5 Paint Colors That Make Your Home Look Dirty

Here are five paint color pitfalls, and how to avoid them.

Farrow-&-Ball's-Sulking-Room-Pinkvia Farrow & Ball

Housekeeping is hard enough — you don’t need your paint to make your room look dirty or dingy. Picking the right paint (with the right undertone) is your best strategy for success. Here are five color pitfalls, and how to avoid them.

White paintSally Anscombe/Getty Images

Warm White

Any white with a warm undertone can look dingy, especially in the wrong light. Consider Benjamin Moore’s Decorator’s White or Farrow & Ball’s All White, both of which are crisp without being clinical.

Woman sitting on floor, looking at yellow wallTuned_In/Getty Images


It’s tough to pick the right yellow. Too bright and you’ll feel punched in the face. Too pale and it goes dingy, like discolored linen. Many of the soothing, soul-brightening yellows you love actually look creamy-white in the can or on a swatch. Benjamin Moore’s Windham Cream or Mannequin Cream impart a flattering sunny glow without the muddiness.


Builder’s Beige

The neutrals that can help sell a home can also give off a dirty cast. Avoid yellowy or greenish beige or khaki, which don’t cast anyone in a flattering light. If you want a nice neutral, consider something like Sherwin Williams’ Agreeable Gray, which deftly toes the line between taupe and gray.


greenAfrica Studio/Shutterstock

Again, those sneaky yellow undertones. Pale greens can sometimes feel like sickrooms, or cast a pallor upon your favorite faces. Instead of worrying about the relative minty-ness or sage-like qualities of light greens, consider cashing in on one of the latest trends, which looks flattering in both modern and historic homes: hunter green.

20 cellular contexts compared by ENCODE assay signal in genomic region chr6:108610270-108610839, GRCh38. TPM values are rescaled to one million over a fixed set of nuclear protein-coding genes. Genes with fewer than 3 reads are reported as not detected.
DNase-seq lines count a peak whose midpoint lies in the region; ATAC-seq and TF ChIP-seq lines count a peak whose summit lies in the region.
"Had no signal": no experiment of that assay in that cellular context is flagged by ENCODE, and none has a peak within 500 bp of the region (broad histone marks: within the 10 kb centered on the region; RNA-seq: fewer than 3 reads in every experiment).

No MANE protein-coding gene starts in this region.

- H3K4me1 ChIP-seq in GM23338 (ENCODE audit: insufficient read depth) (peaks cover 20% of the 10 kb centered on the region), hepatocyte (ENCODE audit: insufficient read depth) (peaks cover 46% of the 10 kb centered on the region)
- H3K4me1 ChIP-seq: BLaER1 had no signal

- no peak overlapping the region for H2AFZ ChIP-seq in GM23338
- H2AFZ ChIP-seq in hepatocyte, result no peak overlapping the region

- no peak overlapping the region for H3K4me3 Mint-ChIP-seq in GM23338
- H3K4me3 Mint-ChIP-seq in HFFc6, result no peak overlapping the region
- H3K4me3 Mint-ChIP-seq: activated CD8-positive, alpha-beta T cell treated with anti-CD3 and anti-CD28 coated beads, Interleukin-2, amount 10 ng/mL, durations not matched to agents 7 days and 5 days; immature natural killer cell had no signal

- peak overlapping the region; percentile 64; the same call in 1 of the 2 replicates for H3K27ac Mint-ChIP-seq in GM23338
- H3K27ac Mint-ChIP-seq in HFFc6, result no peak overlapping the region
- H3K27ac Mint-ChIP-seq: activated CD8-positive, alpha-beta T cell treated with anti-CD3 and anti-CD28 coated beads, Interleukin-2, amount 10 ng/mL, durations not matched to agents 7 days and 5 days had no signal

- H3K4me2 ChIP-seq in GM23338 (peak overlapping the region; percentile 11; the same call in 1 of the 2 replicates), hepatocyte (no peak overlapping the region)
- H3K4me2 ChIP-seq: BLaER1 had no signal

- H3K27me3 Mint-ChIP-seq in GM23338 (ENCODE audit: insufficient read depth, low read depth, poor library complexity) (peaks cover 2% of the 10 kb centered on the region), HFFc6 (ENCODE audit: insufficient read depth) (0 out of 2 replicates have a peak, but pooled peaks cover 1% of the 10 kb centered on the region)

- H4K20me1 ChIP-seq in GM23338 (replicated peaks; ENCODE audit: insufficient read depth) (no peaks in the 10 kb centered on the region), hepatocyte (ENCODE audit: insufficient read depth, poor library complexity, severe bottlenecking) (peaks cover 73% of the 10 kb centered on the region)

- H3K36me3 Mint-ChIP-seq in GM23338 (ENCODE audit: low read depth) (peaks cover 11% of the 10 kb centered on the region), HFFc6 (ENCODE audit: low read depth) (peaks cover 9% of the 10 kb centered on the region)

Try to stay away from the browner undertones (such as Benjamin Moore’s Green Grove or Forest Hills) and opt for something like the deep, bold Chrome Green or the bluish Narragansett Green. Before getting started, see what 5 pros say about where and how to test your paint samples.


Red Sock with Pink LaundryGK Hart/Vicky Hart/Getty Images

Pink can be a struggle. Too light and it feels sickly-sweet. Too muddy, and you guessed it — dirty. But the current pink trend has turned into using pink as a neutral, so choosing the right one may be in your future. Farrow & Ball’s Sulking Room Pink is sophisticated, muted and it has good depth. This is also an appropriate substitute for any terra-cotta tones you’re considering. Find out why pink is considered one of the best paint colors according to science.

It’s Not Always Your Paint

Katie Dohman
Katie Dohman is an award-winning freelance writer who has written about home, design, and lifestyle topics for more than 15 years. Her work has been featured in Artful Living, Midwest Home, Star Tribune, and Teen Vogue, among many others. She is currently living her own how-to story as she and her husband work through a complete gut remodel on their 1921 home—while parenting three tiny tots and dodging their dog and cat, who always seem to be underfoot.